n  Noa, a young Californian, former AmeriCorps volunteer and MSW student, assigned to a Kampala-based group to improve training in schools for job and entrepreneurship skills.

n  Barbara, a retired biochemist at DuPont and Pfizer, and former volunteer in Kenya, assigned in Kampala to a group that promotes women’s equality and empowerment in areas from HIV AIDS to natural resources rights.

We spent a lot of time getting to know each other, bonding quite easily, as strangers together in a distant place often do.

Then we went our separate ways on Friday, to our assigned locations, after trading phone numbers and email addresses.  I had bought a barebones cell phone and SIM card at the airport, with an assigned number (from the States, it’s 011-0781678976, if you’re so inclined, but remember I’m seven time zones later than you).

Moving from the hotel to our apartment was a day I thought would be easy, but turned out more tiresome.  Getting around by car takes forever, given the traffic congestion and lack of alternatives.  We had to go through central Kampala from the hotel in Seeta (15 km east of the center), drop off Noa at her apartment on the near eastside next to the women’s rights group she’s volunteering for, around by the north of central Kampala, then south 10 kilometers down Entebbe Road, to the Sseguku (yes, that’s how it’s spelled) community, where we live.

Barbara and I share a two bedroom furnished apartment about two blocks off the road, within walking distance of both of our assigned organizations.  We pay $400 a month each, utilities included, for one of four apartments in a walled compound.

There we met our landlord, Ntege, who has been very accommodating.  We’re in a four-apartment walled compound with a locked solid steel gate accessible only by key.  It’s newly built, masonry, one story around an unpaved courtyard, about a block off Entebbe, the only road link between the city and Entebbe Airport.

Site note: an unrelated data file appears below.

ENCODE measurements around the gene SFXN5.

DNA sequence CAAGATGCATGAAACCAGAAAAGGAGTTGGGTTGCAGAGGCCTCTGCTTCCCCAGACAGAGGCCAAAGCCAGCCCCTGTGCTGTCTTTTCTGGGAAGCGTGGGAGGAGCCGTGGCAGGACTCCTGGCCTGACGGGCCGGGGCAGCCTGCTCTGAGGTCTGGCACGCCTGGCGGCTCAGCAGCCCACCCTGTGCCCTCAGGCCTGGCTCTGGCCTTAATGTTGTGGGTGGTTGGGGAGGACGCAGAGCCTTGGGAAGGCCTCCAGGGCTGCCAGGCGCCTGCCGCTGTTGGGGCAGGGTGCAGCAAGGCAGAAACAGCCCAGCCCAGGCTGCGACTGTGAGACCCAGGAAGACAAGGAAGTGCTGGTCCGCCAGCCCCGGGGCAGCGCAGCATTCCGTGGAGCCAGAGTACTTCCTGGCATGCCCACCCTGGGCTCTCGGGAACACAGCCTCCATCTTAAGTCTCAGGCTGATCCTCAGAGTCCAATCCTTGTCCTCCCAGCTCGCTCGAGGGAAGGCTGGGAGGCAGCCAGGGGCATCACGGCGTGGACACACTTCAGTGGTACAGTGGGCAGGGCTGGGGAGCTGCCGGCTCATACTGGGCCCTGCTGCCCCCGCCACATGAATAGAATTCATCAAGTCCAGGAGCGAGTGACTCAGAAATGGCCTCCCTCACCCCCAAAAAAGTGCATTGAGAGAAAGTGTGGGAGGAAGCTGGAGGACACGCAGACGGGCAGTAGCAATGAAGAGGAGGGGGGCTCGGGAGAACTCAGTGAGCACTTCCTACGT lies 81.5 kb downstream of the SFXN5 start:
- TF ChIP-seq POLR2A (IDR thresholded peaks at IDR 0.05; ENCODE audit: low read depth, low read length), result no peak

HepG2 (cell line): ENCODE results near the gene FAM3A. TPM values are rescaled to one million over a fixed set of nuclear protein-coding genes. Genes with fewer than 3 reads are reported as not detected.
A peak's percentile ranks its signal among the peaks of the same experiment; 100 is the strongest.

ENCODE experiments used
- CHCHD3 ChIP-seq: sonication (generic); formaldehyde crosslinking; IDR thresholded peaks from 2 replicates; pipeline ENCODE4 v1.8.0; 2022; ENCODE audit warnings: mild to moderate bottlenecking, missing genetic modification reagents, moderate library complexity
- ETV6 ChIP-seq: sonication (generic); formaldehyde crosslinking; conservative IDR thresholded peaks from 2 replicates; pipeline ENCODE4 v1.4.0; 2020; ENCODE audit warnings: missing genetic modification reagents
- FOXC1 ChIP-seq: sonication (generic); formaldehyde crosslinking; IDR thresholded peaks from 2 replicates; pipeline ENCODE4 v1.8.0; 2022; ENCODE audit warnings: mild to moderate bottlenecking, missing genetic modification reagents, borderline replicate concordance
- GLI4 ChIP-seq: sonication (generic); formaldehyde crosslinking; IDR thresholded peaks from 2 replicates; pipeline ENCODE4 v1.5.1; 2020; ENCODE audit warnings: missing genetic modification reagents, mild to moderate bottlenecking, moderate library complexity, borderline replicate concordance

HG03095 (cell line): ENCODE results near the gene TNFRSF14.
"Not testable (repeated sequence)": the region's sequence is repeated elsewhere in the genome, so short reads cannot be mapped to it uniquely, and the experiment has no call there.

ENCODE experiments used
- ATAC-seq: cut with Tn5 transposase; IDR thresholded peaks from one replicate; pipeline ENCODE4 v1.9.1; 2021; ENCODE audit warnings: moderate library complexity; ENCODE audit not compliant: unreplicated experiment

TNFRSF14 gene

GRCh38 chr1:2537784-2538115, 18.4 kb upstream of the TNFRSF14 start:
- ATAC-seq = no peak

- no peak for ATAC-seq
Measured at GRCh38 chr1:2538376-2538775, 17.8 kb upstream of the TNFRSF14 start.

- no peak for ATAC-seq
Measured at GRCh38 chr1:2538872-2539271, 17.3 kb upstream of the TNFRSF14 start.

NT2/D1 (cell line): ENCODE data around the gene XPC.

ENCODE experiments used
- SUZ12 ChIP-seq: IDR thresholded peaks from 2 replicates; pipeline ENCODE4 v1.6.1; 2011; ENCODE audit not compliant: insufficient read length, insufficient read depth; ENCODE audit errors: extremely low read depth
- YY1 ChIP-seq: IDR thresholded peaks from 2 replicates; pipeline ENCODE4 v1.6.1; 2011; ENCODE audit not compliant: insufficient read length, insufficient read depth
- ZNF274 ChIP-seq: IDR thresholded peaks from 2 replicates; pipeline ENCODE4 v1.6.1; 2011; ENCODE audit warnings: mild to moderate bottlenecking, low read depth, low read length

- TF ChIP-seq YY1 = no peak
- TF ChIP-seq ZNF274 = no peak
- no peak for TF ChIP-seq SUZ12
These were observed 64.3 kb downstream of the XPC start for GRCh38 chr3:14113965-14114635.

Our neighborhood is like most of the city – slum and middle-class houses and businesses from stalls to multistory markets all haphazardly tangled up with each other.  Only the major streets have names, so we have no street or address, just an unpaved trail densely flanked by various types of houses from shack to standard suburban, a primary school at the end of the trail, and an occasional shop.

So when I use the word block, I’m just trying to suggest a distance, since there are no blocks or order or, for the matter, any addresses.  (Find Sseguku on Google Earth and see what I mean.)

As Esther warned, Africans are noisy at night, so sleep has sometime been a challenge – especially on weekends when a nearby club plays loud music until the wee hours, playing what sounds like the same cheesy tune over and over.  Fortunately, the weather has not been hot, so closed windows, heavy curtains and a whooshing fan keeps down the noise.